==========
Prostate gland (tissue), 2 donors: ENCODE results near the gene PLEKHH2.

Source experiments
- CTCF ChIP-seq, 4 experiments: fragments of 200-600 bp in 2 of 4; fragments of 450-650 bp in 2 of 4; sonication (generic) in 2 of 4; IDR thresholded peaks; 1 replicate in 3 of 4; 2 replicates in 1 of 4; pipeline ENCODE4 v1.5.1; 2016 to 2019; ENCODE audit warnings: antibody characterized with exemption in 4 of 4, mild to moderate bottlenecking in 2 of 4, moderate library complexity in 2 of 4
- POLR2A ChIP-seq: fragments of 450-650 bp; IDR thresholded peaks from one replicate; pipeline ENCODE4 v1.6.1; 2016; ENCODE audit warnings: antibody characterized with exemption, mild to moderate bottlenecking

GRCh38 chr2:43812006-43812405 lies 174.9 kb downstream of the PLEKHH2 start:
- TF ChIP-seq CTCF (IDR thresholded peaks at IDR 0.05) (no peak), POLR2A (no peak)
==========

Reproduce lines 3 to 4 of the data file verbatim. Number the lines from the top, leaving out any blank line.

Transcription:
- CTCF ChIP-seq, 4 experiments: fragments of 200-600 bp in 2 of 4; fragments of 450-650 bp in 2 of 4; sonication (generic) in 2 of 4; IDR thresholded peaks; 1 replicate in 3 of 4; 2 replicates in 1 of 4; pipeline ENCODE4 v1.5.1; 2016 to 2019; ENCODE audit warnings: antibody characterized with exemption in 4 of 4, mild to moderate bottlenecking in 2 of 4, moderate library complexity in 2 of 4
- POLR2A ChIP-seq: fragments of 450-650 bp; IDR thresholded peaks from one replicate; pipeline ENCODE4 v1.6.1; 2016; ENCODE audit warnings: antibody characterized with exemption, mild to moderate bottlenecking